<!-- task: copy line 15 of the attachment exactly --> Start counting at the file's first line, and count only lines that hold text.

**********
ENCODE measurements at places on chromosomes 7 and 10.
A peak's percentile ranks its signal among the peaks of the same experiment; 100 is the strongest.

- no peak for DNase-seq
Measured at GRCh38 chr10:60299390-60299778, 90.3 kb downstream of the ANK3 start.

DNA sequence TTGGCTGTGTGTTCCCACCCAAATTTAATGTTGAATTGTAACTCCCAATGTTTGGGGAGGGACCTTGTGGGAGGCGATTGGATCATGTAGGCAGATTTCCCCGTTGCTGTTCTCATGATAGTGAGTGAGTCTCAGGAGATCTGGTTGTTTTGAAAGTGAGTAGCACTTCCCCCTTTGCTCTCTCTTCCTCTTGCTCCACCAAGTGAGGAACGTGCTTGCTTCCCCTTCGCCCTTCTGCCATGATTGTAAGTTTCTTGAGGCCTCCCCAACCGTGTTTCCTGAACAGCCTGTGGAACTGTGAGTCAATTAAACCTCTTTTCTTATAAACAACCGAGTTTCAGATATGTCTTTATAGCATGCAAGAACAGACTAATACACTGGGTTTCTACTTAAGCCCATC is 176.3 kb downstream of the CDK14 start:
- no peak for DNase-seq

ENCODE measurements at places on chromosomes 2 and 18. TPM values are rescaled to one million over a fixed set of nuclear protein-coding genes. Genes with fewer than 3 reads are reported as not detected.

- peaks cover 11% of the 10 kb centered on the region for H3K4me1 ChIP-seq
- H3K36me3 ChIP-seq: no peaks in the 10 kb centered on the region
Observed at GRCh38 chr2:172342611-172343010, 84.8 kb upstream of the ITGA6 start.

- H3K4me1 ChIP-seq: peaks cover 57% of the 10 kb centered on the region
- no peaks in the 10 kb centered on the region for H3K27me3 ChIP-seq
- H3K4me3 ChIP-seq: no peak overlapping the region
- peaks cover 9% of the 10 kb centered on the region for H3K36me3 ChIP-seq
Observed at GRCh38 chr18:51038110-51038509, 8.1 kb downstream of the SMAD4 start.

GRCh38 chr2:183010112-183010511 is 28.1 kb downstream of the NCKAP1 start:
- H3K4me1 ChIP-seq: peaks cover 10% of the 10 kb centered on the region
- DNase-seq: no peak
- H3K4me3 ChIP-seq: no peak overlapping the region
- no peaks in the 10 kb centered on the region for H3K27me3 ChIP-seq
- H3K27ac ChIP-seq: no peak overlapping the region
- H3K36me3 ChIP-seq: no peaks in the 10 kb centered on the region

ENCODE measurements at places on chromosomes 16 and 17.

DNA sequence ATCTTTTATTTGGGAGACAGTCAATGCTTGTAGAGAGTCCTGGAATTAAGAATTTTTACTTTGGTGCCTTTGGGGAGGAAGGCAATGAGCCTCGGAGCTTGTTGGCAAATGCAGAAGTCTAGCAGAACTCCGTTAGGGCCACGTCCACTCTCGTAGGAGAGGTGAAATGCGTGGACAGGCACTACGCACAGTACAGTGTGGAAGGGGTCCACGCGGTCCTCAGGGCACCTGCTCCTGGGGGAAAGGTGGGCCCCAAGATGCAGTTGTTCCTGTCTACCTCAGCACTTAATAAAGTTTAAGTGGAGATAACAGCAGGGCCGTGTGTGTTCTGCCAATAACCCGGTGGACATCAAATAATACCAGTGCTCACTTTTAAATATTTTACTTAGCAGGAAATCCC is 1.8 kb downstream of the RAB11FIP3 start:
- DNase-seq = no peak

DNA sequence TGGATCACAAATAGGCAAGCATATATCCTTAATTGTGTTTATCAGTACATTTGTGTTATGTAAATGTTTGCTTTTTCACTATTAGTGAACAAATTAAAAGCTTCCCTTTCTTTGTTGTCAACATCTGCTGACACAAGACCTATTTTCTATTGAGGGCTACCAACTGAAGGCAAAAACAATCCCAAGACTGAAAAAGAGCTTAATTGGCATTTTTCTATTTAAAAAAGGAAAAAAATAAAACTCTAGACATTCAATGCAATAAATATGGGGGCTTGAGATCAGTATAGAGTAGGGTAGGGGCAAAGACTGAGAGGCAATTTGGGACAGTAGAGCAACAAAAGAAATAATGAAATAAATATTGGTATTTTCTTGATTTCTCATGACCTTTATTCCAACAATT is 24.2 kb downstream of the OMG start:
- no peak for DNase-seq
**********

Observed at GRCh38 chr18:51038110-51038509, 8.1 kb downstream of the SMAD4 start.